The study was conducted at the University of California, Los Angeles (UCLA) and was the first to test the impact of combining memory exercises and stress reduction with a healthy diet and exercise to improve memory. In the 14-day study, subjects with normal baseline memory performance scores were randomly assigned to two groups.
In the test group, brainteasers, crossword puzzles and memory exercises, which emphasised verbal skills, were conducted throughout the day to stimulate the brain. Participants ate five meals daily, which included a balanced diet rich in omega-3 fats, low-glycemic index carbohydrates and antioxidants. Brisk daily walks and stretching were done daily to promote physical fitness. In addition, the participants used stretching and relaxation exercises to manage stress.
After the 14-day study, participants following the memory improvement plan recorded a 5% decrease in brain metabolism in the dorsal lateral prefrontal region of the brain, which is directly linked to working memory and other cognitive functions, suggesting that they were using their brain more efficiently. Furthermore, these subjects reported improved memory, and demonstrated better performance on a cognitive measure controlled by this same brain region.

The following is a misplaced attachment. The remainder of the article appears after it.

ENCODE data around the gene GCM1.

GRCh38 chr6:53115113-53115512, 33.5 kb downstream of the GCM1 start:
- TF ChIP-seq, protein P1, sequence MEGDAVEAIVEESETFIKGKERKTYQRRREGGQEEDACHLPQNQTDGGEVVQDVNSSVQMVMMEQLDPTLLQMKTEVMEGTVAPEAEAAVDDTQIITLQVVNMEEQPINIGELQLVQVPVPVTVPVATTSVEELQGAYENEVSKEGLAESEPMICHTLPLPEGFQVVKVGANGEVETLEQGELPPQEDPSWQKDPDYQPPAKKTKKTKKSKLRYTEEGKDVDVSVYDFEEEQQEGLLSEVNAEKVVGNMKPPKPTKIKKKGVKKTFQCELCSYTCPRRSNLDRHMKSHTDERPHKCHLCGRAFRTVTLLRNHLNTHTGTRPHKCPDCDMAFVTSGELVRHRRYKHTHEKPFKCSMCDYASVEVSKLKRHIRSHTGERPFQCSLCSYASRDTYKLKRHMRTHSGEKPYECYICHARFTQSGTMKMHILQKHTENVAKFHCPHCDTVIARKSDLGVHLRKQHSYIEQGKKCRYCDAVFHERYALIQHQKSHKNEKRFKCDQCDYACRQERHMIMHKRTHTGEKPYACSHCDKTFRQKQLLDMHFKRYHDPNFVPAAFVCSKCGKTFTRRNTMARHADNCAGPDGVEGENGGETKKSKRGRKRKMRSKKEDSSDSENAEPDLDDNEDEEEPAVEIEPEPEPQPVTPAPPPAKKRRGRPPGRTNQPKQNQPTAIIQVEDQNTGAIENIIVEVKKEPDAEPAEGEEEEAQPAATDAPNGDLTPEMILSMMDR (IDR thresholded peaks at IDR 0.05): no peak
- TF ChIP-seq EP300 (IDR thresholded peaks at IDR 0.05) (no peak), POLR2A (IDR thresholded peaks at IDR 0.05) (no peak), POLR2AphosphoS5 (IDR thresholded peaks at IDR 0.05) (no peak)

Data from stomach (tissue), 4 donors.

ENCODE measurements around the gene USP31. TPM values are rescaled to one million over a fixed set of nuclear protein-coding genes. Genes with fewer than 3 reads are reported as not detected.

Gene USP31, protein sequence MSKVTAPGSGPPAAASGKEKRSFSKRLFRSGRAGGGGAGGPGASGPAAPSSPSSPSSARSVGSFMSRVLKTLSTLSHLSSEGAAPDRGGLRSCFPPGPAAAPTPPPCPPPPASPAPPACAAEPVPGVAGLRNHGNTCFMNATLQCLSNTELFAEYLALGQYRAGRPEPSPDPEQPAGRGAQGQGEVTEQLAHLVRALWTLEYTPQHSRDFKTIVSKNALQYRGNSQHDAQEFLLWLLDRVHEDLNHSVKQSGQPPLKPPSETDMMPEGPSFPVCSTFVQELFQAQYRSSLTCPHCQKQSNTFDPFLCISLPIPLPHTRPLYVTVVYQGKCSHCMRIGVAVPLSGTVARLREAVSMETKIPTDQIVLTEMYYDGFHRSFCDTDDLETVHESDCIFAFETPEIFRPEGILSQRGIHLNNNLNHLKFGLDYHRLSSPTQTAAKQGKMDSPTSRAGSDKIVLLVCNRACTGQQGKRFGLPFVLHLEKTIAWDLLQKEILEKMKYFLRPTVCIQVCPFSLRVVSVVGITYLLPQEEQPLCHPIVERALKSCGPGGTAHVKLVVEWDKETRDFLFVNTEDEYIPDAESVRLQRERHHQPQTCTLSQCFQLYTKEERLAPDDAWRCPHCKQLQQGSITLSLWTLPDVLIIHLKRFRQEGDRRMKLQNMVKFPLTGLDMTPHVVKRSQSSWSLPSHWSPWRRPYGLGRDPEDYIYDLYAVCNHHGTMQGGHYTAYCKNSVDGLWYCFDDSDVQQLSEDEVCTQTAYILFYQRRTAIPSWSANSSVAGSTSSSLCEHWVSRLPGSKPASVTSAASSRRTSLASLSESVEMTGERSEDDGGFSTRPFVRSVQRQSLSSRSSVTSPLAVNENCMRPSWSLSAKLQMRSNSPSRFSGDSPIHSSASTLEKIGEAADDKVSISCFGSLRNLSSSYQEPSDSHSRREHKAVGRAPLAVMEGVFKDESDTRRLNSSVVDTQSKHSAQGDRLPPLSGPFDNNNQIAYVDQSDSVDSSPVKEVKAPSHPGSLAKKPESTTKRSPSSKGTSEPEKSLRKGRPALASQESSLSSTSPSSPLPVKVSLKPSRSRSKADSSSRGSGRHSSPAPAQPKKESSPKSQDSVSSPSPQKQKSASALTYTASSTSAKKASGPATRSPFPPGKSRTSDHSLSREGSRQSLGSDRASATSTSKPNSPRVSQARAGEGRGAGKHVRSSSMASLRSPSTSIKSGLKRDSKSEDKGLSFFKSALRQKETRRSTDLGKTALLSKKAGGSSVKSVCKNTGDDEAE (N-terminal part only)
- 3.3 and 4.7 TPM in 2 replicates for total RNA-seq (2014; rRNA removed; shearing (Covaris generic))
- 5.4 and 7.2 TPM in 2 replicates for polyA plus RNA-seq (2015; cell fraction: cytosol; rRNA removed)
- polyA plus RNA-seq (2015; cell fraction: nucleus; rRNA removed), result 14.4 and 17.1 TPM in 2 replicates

"Most people do not realise that they are in control of their memory as they get older," declared lead investigator Gary Small, M.D., Professor of Psychiatry and Behavioural Sciences at the David Geffen School of Medicine at UCLA., "But this research demonstrates that it is possible, in just 14 days, to make simple lifestyle changes that will not only improve memory and brain function, but also will improve overall health and wellness."
MEDICA.de; Source: University of California, Los Angeles (UCLA)